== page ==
Joe Douglas, Zach Wilson
Jet X Graphic, Getty Images

The reasoning behind why Zach Wilson will be the New York Jets starting quarterback in 2021 is plentiful and worthwhile.

Robby Sabo

So, you’re telling everybody why Sam Darnold should be the New York Jets quarterback. You’re on the Darnold train, thinking about using your fist as a convincer for those frustrating folks who simply do not understand your plight.

So, you’re telling everybody why Deshaun Watson should be the Jets quarterback. The moment the disgruntled Watson news hit last month, you, the hardened Jets fan who understands just how critical the position is in today’s game, is spreading the star quarterback gospel. Not even four first-round picks could deter your pro-Watson feelings.

Either of these cases brings a familiar feeling, especially if you’re fighting and clawing your way around Jets social media circles.

Frustration. No matter how hard you try, you simply cannot get others to go along with your brilliant line of thinking.

So, are you ready to feel that maddening frustration yet again? Throw on the earmuffs if your Darnold or Watson feelings can’t take any more disappointment. BYU’s Zach Wilson needs to be viewed as the odds-on favorite to start at quarterback for the franchise in 2021. (Throw Justin Fields in there as well if that’s your No. 2 quarterback in the draft.)

Understanding Joe Douglas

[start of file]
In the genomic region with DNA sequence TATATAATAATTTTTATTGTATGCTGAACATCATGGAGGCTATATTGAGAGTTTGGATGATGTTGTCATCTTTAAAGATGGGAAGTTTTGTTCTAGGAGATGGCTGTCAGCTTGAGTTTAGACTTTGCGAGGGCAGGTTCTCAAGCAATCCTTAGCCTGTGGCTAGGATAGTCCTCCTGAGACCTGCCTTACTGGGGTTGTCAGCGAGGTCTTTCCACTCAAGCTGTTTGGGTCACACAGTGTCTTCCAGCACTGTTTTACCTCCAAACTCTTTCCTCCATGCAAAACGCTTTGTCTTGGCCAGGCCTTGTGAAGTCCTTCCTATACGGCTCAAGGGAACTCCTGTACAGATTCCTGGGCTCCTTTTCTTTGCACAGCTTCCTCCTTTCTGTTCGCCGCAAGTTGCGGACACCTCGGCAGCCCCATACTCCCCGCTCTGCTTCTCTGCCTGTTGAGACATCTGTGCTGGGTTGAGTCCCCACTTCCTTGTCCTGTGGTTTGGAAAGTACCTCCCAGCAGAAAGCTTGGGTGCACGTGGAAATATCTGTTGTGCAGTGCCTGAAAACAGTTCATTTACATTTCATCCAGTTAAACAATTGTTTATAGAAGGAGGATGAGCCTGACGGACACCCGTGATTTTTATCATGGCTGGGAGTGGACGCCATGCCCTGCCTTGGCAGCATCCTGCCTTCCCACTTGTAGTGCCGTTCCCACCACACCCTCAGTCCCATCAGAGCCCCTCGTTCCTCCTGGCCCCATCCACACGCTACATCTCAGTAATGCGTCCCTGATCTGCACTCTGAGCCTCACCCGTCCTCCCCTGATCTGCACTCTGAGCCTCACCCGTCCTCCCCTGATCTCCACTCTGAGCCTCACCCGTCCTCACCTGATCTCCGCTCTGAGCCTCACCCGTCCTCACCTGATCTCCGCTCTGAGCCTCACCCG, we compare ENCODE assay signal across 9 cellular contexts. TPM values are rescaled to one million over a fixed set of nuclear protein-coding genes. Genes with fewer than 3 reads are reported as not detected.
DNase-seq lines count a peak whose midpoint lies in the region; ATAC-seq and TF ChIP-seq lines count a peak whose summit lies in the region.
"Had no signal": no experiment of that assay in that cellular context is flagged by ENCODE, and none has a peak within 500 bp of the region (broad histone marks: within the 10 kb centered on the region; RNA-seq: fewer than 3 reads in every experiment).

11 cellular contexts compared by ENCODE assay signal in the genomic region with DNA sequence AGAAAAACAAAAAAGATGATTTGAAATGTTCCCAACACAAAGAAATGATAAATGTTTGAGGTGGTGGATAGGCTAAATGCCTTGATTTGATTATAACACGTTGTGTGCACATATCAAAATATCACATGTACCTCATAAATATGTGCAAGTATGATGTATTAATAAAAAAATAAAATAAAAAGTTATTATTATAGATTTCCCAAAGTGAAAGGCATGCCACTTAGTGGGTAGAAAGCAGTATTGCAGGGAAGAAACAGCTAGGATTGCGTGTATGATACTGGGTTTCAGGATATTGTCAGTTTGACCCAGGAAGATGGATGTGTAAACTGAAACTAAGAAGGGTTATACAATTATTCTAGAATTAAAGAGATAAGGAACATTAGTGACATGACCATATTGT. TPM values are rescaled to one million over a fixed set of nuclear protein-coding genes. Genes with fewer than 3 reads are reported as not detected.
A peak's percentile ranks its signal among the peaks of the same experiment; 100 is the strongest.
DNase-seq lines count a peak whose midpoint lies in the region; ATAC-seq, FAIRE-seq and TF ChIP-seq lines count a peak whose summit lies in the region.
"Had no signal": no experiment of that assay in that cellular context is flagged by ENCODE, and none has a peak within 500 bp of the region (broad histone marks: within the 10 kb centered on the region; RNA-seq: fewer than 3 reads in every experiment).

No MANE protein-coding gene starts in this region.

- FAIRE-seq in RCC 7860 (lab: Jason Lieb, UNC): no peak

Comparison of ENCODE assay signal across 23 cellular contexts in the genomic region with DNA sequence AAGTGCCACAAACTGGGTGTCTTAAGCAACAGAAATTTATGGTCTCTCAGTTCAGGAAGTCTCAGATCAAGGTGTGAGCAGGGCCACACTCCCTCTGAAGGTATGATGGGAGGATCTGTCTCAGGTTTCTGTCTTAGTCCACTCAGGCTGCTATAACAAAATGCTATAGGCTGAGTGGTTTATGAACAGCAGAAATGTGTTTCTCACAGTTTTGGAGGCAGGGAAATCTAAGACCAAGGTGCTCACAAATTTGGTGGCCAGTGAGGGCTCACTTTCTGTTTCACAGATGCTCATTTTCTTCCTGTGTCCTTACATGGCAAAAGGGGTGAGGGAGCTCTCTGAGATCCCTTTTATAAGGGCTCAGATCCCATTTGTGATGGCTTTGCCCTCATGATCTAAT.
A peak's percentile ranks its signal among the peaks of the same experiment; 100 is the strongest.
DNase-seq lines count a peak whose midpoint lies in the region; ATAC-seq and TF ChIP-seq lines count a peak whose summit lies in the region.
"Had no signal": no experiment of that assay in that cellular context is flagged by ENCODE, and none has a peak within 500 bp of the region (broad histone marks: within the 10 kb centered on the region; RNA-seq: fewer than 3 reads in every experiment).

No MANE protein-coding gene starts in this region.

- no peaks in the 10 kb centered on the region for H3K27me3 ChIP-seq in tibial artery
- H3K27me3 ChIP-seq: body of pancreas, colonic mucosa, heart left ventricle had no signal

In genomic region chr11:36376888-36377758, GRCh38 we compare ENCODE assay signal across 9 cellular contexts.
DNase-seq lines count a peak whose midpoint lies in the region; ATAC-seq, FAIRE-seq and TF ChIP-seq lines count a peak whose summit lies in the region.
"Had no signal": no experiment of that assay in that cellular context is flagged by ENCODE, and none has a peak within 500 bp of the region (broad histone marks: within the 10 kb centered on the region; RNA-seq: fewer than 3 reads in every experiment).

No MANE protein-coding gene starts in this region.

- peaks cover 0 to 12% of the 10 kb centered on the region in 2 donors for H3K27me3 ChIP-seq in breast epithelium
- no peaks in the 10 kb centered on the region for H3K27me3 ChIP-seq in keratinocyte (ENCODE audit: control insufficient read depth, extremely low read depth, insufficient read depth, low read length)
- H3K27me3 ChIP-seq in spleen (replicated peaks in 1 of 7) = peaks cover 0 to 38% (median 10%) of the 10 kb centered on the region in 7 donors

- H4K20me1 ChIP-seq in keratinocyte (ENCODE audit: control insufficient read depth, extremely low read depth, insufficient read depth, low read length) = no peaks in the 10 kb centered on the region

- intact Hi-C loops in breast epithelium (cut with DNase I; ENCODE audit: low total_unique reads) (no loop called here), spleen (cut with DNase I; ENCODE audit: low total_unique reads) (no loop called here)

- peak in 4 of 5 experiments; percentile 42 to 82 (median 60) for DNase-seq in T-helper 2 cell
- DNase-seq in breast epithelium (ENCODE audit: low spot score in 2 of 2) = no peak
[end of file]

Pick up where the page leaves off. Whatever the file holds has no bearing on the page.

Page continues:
Projecting the Jets 2021 quarterback requires a working understanding of who Joe Douglas is as an NFL general manager and the road that took him to this point in time.

Douglas, a man who started as “The Turk” with the Baltimore Ravens in 2000, learned from one of the best in Ozzie Newsome. When thinking about the Ravens under Newsome, it’s easy to understand how those teams were built. Free agency was never a huge part of the deal, and instead, building through the draft with a keen eye on value represented the mantra.

Douglas is a value-driven general manager. Last offseason’s free-agency period should be enough for anybody and everybody to understand that concept.

The guy who admits that he would never reject a call from another organization—i.e. Jamal Adams—would never be totally out on a possible Deshaun Watson deal. Watson’s own value is among the league’s best at his position—even with his hefty salary.